Almada, Director/Producer of Three Award-winning POV Feature Documentaries, Is Among 23 Fellows Announced by the John D. and Catherine T. MacArthur Foundation
NEW YORK, Oct. 3, 2012 /PRNewswire-USNewswire/ -- The John D. and Catherine T. MacArthur Foundation yesterday named its new MacArthur Fellows for 2012, and filmmaker Natalia Almada, whose three feature-length documentaries have premiered on PBS' POV series, was thrilled to learn that she is among the 23 individuals--and that she is the first Latina filmmaker since the MacArthur Fellows' inaugural class in 1981--to earn the coveted honor, sometimes called the "genius grant." The fellowship is a $500,000, no-strings-attached grant for individuals who have shown exceptional creativity in their work and the promise to do more.
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The MacArthur Fellowship is intended to encourage people of outstanding talent to pursue their own creative, intellectual and professional inclinations. Recipients may be writers, scientists, artists, social scientists, humanists, teachers, entrepreneurs or those in other fields, with or without institutional affiliations. They may use their fellowships to advance their expertise, engage in bold new work or, if they wish, to change fields or alter the directions of their careers. More information about the program is available at www.macfound.org/fellows.
Since 2001, when Almada created her first film, the experimental short All Water Has a Perfect Memory, she has made her mark by telling personal stories about her family, her native country and the ways in which the cultures and politics of Mexico and the United States affect people on both sides of the border. POV premiered her award-winning debut feature documentary, Al Otro Lado (To the Other Side), a look at immigration, drug trafficking and corrido music, in 2006. Her next feature, El General, about her family's memories of her great grandfather, Mexican President Plutarco Elias Calles, aired on POV in 2010. Her latest film, El Velador (The Night Watchman), a quiet look at the violence of Mexico's drug lords as seen through the eyes of a cemetery guard, premiered as part of POV's 25th( )anniversary season on Sept. 27, 2012; it continues to air on PBS stations nationwide and is streaming on POV's website, www.pbs.org/pov.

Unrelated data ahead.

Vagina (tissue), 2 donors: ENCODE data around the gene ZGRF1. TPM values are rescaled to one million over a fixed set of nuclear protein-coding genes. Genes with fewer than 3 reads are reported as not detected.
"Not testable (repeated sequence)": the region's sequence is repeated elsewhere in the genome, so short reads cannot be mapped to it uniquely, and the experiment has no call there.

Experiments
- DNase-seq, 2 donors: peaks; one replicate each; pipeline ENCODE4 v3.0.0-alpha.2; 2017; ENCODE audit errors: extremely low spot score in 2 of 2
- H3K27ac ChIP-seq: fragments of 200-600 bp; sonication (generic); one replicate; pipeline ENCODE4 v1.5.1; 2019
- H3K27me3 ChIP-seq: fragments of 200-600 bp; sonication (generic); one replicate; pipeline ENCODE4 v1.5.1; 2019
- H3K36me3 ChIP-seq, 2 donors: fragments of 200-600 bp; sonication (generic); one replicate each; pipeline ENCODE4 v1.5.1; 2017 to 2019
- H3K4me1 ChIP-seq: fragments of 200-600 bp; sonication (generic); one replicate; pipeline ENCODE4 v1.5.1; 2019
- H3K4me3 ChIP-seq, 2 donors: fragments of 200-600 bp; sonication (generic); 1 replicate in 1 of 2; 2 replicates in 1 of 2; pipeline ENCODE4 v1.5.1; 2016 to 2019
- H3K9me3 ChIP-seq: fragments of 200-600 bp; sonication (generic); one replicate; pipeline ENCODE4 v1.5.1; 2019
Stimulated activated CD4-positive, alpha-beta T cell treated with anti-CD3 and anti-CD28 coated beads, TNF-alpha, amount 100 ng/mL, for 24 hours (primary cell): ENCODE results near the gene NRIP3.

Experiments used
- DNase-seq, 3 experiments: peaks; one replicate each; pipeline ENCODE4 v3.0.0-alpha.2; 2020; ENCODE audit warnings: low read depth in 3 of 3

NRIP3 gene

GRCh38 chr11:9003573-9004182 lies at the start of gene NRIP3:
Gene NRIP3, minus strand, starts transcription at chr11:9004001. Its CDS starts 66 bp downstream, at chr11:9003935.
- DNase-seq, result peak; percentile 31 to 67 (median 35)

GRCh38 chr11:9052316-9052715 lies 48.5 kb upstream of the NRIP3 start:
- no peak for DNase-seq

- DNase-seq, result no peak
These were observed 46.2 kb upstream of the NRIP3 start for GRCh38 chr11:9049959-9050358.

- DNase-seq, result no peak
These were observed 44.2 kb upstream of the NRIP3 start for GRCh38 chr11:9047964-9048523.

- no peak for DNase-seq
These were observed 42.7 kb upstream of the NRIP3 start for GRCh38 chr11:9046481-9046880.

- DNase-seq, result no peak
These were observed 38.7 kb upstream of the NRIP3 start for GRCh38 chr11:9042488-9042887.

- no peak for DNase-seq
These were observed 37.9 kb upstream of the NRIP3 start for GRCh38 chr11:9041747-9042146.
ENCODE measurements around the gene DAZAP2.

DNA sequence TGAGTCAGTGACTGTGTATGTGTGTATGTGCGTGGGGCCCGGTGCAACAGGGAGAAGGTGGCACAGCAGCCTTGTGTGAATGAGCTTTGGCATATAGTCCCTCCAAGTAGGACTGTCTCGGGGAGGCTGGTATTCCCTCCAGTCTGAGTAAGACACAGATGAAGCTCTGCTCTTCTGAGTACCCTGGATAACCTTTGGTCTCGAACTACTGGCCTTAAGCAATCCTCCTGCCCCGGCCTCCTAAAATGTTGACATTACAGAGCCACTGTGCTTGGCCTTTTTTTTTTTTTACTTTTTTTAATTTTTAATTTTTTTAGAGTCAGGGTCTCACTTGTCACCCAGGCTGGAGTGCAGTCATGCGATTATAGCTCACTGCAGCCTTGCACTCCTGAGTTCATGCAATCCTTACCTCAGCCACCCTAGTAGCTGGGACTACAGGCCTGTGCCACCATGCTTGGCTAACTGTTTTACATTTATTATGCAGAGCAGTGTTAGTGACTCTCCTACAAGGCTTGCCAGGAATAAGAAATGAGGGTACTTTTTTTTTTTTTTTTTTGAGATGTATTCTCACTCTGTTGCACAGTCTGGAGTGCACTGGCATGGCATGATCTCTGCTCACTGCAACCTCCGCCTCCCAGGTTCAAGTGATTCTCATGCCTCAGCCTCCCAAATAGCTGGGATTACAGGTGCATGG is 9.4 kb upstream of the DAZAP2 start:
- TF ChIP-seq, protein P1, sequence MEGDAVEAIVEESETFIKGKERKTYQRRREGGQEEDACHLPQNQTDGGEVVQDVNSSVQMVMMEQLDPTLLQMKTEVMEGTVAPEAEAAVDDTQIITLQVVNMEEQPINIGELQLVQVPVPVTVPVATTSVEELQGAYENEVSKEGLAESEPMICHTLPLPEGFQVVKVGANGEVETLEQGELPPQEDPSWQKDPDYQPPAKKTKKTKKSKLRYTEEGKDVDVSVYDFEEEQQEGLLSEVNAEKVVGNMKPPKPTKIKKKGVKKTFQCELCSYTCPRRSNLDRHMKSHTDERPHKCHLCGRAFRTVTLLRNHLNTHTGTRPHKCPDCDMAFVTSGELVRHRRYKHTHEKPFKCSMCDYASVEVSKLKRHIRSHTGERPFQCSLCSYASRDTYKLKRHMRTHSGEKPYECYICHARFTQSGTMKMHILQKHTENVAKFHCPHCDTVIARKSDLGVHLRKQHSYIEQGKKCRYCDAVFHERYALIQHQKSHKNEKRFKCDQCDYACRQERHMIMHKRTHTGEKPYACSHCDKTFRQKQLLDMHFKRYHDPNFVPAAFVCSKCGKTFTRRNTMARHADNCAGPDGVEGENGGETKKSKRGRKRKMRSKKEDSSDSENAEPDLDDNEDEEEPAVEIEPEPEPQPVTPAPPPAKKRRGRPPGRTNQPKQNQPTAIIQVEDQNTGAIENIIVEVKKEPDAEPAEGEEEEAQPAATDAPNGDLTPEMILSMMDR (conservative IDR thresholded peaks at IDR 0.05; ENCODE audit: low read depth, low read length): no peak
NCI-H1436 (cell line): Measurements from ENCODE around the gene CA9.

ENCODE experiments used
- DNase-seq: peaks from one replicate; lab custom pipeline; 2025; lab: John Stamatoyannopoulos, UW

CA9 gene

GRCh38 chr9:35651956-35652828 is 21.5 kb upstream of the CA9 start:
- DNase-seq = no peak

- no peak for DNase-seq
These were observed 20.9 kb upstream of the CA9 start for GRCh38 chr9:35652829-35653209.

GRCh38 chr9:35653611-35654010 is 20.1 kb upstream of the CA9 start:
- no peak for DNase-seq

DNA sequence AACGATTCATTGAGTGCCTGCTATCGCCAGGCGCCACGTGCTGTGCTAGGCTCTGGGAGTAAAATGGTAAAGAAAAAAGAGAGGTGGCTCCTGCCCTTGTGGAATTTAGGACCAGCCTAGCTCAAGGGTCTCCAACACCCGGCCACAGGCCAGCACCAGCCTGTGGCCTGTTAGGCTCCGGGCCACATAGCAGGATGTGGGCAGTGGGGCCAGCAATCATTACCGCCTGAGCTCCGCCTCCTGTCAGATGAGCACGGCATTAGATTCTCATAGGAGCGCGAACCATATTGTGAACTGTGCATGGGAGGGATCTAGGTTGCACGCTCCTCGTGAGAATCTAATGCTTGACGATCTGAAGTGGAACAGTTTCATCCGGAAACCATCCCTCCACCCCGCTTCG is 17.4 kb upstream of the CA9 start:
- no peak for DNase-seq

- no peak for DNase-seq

"I first met Natalia Almada in a shuttle van traveling to the Salt Lake City airport in 2002, going home from the Sundance Film Festival," said Cynthia Lopez, POV's co-executive producer. "Later we met at the POV offices, where she and I discussed her short film All Water Has a Perfect Memory, which she told me was inspired by a Toni Morrison essay. I was taken by the way this short, beautiful film encompassed so much: the tragedy of her family losing a child, growing up between American and Mexican cultures and the healing power of memory. Similar themes of remembrance, movement and the ties that bind Mexico and the United States have woven through her feature documentaries, and we are proud to provide a national showcase for Almada's innovative work, as well as a springboard for discussion about the issues the films raise."
"The MacArthur Foundation has made critical investments in documentary filmmakers who have changed the way we see the world. We are pleased that Almada will be joining this distinguished group of artistic visionaries and excited to see what this support brings," said Simon Kilmurry, POV's executive producer.
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